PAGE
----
Legalization of marijuana and schizophrenia

Author(s): Susan A. Pappas, RN, BSN

The legalization of marijuana for medicinal and recreational purposes is a hot topic in many states. As a mother and healthcare professional, I feel it is imperative that society be educated about the danger that marijuana poses to the adolescent population; schizophrenia. Through research and care of adolescents, I have learned that this is a very real issue that needs to be addressed. Education is how we can protect our youth!

Schizophrenia affects approximately 1% of the population (men and women equally). In adolescence the brain changes significantly (changes in the limbic system may affect self-control, decision making, emotions, and risk-taking behavior and myelin synthesis in the frontal lobe also occurs at this time which is where cognitive processes take place). These shifts can trigger schizophrenia in those at risk. For some that develop schizophrenia, there is a family history, but this is not always the case. Marijuana use has been studied and found to be a stressor (trigger) which when coupled with other variables (such as family history) can lead to the development of this disease.

In 2012 governor Dannel Malloy signed into law House Bill 5389 (to legalize medical marijuana in Connecticut), in 2016 governor Malloy signed House Bill 5450 (allowing patients under 18 to get legal access to medical marijuana). There are presently a number of house bills regarding the legalization of recreational use of marijuana that will be discussed and possibly signed into law in the near future (H.B. 05595 – An Act Authorizing and Regulating the Retail Sale of Marijuana) is one such bill. These are a few examples of bills that may be in other states also. Although marijuana is presently used by many people, the legalization of marijuana will change how the drug is handled. For instance, more homes will have it stored and available to adolescents, intended or not.

Education is important because every one of us can do something to combat the onset of schizophrenia in as many adolescents as possible. This can be accomplished by educating adults (to discourage marijuana use in adolescents and properly store marijuana and the paraphernalia which is used with it) and educating adolescents to the dangers of this drug (possibility of developing schizophrenia). By educating as many people as possible, positive changes in protecting our youth can be made; adults may be more careful with their use and storage of marijuana, and education may deter some adolescents from using the drug, thereby avoiding development of this disease.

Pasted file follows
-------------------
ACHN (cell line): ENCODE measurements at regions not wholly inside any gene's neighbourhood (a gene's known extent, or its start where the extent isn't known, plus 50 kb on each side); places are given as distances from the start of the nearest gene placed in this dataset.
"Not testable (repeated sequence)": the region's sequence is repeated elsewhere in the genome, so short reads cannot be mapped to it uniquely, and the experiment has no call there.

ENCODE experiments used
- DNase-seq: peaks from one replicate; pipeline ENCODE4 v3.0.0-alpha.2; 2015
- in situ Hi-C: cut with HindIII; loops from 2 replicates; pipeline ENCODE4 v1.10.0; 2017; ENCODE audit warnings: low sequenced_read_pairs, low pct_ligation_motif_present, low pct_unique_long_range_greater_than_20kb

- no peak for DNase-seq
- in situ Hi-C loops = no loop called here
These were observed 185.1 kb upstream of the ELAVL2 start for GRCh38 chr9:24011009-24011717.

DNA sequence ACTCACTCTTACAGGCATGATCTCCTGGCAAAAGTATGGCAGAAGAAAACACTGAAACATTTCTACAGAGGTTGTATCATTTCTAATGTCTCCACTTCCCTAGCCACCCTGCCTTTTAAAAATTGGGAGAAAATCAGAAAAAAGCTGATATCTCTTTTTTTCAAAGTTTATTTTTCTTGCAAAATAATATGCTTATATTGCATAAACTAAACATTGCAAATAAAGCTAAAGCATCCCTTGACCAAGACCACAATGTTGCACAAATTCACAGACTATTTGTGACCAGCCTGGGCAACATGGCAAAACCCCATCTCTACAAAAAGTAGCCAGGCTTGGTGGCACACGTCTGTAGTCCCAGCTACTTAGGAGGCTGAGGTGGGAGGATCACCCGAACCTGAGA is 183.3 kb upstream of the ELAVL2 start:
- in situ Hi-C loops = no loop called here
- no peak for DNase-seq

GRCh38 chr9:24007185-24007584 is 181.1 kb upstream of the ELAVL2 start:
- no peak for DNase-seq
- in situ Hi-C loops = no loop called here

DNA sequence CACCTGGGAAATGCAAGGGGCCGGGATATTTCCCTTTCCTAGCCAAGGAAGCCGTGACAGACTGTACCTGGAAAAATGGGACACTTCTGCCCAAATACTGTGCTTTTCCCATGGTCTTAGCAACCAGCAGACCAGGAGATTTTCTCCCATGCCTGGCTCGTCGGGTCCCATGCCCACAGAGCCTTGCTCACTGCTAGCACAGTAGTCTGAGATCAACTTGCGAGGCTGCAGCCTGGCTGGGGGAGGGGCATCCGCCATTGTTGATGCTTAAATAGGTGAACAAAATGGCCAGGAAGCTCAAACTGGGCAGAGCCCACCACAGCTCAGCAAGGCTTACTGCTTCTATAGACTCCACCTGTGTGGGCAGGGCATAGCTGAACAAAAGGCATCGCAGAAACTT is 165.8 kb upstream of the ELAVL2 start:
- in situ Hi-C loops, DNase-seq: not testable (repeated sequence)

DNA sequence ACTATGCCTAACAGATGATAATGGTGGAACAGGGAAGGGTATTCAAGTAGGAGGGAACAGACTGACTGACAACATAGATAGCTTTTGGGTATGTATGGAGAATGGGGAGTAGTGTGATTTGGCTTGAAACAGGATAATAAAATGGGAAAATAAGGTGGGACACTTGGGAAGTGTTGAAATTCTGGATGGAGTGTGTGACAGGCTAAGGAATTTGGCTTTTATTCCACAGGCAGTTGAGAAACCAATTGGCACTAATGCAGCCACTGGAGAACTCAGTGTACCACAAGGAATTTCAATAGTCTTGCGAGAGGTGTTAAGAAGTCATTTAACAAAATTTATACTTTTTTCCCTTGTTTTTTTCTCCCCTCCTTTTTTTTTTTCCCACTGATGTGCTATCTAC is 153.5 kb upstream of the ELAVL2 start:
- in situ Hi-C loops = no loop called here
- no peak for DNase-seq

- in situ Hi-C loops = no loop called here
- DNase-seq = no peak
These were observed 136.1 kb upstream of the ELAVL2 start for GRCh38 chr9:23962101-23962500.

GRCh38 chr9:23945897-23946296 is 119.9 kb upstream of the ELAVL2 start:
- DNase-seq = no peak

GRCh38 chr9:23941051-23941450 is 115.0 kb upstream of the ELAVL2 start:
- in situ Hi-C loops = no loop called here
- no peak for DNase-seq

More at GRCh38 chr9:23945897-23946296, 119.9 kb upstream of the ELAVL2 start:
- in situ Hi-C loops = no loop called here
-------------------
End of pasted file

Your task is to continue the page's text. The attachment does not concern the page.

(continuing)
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Legalization of recreational marijuana makes the drug more accessible. With this access, there is also an obligation to educate. I ask for your support in helping to educate adults and adolescents regarding the risks of using marijuana during adolescence. Please contact your representatives, local and national, and let them know that our adolescent population needs to be protected! Ask them to research and make available information in the form of school seminars or assemblies and town meetings to help combat this disease. Talk to friends, neighbors, teachers and other school families and spread the word about marijuana use and the danger of exposure to our youth; it is not the benign drug most people purport it to be.

Susan A. Pappas, RN, BSN
PMHNP Student (graduating in December 2019)

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